Consensus is desirable. Can we at least agree on that? I’m not so sure.
One of the interesting features of the education system is the role played by concord and discord. We place high value on the former but live mainly with the latter.
Think for a moment: what do we actually agree on? There is little consensus over what schools are for, how to improve them, how we should teach, or the best way to socialise and develop the nation’s youth (if that is indeed even a priority). And where consensus does emerge it is often a weak and transient consensus. Sometimes, it can be a harmful consensus.
For decades, corporal punishment was tacitly accepted as the way to punish children. This is documented in my school’s archived ‘punishment book’ which reveals the normalised beatings of students for relatively minor misdemeanours. There were dissenting voices to such practices, and these voices eventually led to change. Note that it was discord, not concord, that brought about progress.
Whilst our distaste for corporal punishment is so clear to us now, that is because the passing of time affords us a view from beyond the pull of consensus. As L P Hartley said, the past is a foreign country.
To a lesser degree, there are beliefs that many of us held once which now appear unwise and ill-informed. It was common to argue at one point that a significant number of children should not study the same curriculum as the rest because they were not able to access it, or because they were unlikely to progress to higher education. The consequent ‘pathways’ and ‘alternative curricular’ were mainstream ways of dealing with curricular segregation. The consensus has now coalesced around an ‘entitlement curriculum’ and ‘teaching up’. The rights and wrongs in this debate are less clear cut than for corporal punishment, and the degree of consensus consequently weaker, but we can still observe the swing from one accepted wisdom to another.
Consensus is an alignment of belief and action. It is the holy grail for those setting out to build a school culture. Indeed, we might say that the consensus is that consensus is desirable.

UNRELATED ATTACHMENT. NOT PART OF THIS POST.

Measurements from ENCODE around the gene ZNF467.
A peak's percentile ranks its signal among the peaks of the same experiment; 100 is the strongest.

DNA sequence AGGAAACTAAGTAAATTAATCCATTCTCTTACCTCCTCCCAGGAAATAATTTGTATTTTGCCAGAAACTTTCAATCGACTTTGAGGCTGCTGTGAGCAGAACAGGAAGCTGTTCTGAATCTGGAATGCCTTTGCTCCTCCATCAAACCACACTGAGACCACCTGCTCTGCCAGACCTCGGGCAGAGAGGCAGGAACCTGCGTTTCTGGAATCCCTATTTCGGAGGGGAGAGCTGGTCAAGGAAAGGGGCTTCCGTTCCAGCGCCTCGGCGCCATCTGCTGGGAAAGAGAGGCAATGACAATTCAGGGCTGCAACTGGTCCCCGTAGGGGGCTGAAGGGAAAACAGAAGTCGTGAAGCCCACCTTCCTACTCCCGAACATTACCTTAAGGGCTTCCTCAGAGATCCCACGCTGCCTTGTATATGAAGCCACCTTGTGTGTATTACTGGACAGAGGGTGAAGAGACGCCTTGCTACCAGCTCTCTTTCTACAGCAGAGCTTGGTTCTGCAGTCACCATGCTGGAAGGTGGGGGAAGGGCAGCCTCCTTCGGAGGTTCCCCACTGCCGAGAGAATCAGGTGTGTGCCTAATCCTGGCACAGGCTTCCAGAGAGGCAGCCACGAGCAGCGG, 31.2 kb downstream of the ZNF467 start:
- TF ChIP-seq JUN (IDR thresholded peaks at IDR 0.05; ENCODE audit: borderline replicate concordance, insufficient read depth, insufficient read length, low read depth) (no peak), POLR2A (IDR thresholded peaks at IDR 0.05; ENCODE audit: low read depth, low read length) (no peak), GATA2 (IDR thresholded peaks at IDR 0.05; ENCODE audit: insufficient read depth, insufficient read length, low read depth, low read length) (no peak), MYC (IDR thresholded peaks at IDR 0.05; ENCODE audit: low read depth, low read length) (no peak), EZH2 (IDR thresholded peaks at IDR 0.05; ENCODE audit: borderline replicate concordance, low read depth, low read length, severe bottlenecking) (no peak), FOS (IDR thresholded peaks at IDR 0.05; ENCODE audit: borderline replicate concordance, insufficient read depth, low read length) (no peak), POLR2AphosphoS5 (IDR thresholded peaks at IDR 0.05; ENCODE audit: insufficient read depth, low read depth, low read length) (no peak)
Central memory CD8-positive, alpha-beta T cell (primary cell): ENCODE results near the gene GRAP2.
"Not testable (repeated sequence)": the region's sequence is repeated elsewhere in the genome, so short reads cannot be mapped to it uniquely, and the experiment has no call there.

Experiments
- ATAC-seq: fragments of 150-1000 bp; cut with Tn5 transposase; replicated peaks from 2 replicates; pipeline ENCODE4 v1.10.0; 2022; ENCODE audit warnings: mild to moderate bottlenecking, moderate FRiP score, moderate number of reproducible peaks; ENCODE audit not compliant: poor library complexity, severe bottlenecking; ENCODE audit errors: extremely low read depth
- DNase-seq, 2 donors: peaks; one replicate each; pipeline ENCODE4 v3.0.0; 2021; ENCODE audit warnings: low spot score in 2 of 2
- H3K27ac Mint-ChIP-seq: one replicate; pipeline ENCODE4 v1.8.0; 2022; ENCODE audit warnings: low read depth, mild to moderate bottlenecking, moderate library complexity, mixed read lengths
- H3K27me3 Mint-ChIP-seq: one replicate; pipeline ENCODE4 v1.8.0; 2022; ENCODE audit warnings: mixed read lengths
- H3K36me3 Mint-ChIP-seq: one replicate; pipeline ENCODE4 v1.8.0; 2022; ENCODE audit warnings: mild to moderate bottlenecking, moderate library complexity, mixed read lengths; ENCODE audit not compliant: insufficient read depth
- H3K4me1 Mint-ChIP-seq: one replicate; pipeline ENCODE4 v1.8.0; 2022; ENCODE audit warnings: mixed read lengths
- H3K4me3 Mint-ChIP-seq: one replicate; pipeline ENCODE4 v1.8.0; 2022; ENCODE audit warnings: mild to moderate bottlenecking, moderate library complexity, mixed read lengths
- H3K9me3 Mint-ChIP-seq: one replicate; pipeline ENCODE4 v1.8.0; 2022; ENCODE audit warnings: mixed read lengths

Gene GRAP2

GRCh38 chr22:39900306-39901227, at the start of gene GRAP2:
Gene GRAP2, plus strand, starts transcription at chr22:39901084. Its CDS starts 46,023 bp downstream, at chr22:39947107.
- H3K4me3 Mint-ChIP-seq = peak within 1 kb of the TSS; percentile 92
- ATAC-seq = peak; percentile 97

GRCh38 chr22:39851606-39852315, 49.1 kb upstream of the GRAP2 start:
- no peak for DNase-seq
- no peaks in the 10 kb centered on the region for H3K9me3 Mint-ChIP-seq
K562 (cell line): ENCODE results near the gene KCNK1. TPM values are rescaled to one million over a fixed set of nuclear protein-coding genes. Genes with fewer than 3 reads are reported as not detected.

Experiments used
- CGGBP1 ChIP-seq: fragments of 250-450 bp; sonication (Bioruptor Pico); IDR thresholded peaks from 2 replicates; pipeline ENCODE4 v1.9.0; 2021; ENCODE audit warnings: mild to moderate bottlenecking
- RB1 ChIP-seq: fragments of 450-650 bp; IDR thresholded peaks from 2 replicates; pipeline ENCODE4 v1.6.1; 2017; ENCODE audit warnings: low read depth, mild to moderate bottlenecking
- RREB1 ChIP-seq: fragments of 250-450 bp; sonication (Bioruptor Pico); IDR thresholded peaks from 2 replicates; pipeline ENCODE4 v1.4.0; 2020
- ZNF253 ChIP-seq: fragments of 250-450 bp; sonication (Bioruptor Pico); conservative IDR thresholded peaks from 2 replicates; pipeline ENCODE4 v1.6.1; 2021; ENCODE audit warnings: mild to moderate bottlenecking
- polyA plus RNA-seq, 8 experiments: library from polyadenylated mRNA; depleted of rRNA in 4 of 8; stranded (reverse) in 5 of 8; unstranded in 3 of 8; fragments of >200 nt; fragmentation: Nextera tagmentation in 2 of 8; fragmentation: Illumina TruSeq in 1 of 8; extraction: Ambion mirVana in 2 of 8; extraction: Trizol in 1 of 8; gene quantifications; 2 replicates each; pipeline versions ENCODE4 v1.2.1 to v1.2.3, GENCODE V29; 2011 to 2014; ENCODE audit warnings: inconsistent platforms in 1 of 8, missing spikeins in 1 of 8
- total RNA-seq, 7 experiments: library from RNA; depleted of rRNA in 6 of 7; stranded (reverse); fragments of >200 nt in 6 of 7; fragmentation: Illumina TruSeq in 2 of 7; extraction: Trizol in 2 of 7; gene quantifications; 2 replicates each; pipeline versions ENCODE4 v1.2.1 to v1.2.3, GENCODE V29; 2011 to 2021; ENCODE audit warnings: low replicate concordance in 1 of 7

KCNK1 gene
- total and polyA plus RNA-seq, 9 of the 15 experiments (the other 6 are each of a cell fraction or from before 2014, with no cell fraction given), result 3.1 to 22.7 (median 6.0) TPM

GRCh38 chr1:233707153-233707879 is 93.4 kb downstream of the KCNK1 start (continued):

We are told that an alignment of values, principles and practice is the objective. But is a healthy school culture one in which everyone agrees or where there is permission, even encouragement, to disagree?
The case for discord is firstly that harmful and misguided practices and beliefs are challenged. The lone dissenting voice will later be joined by a chorus of approval.
Secondly, we are in danger of overrating uniformity. Diversity is a hedge against group think and collective stupidity. There should be a tentative alignment on some things, but a respectful divergence with regard to most things. How do we find the sweet spot?
The answer is that we cannot engineer cohesion, consensus or consistency, we must allow its emergence. Counterintuitively, this means cultivating constructive dissent.
Constructive dissent is an organisational norm whereby disagreement is valued and invited. It does not mean we welcome undermining behaviour, rebellion, or resistance. The right to disagree goes hand in hand with the responsibility to toe the party line. Indeed, the questioning of the status quo leads to greater willingness to conform as the consensus view is perceived as an informed one, arrived at by debate, not imposition.
For those in a position of influence, we can promote constructive dissent by holding our ideas lightly, indicating when and why we have changed our minds, using the language of ‘best bets’, and explicitly stating our assumptions and principles. We can signal our openness by dealing in parameters rather than directives. By setting boundaries rather than non-negotiables, we provide room for interpretation, experimentation and personal preference. The implicit signal is that broad alignment is desirable, but certainty is not achievable. If we’re getting this wrong, speak up.
Perhaps most importantly, if we are told we are wrong, we should ask ourselves ‘are they opposed to me, or are they ahead of me?’ The critics are often the early adopters of tomorrow’s consensus.
Discord need not be a sign that things are falling apart. It may actually be just what we need.
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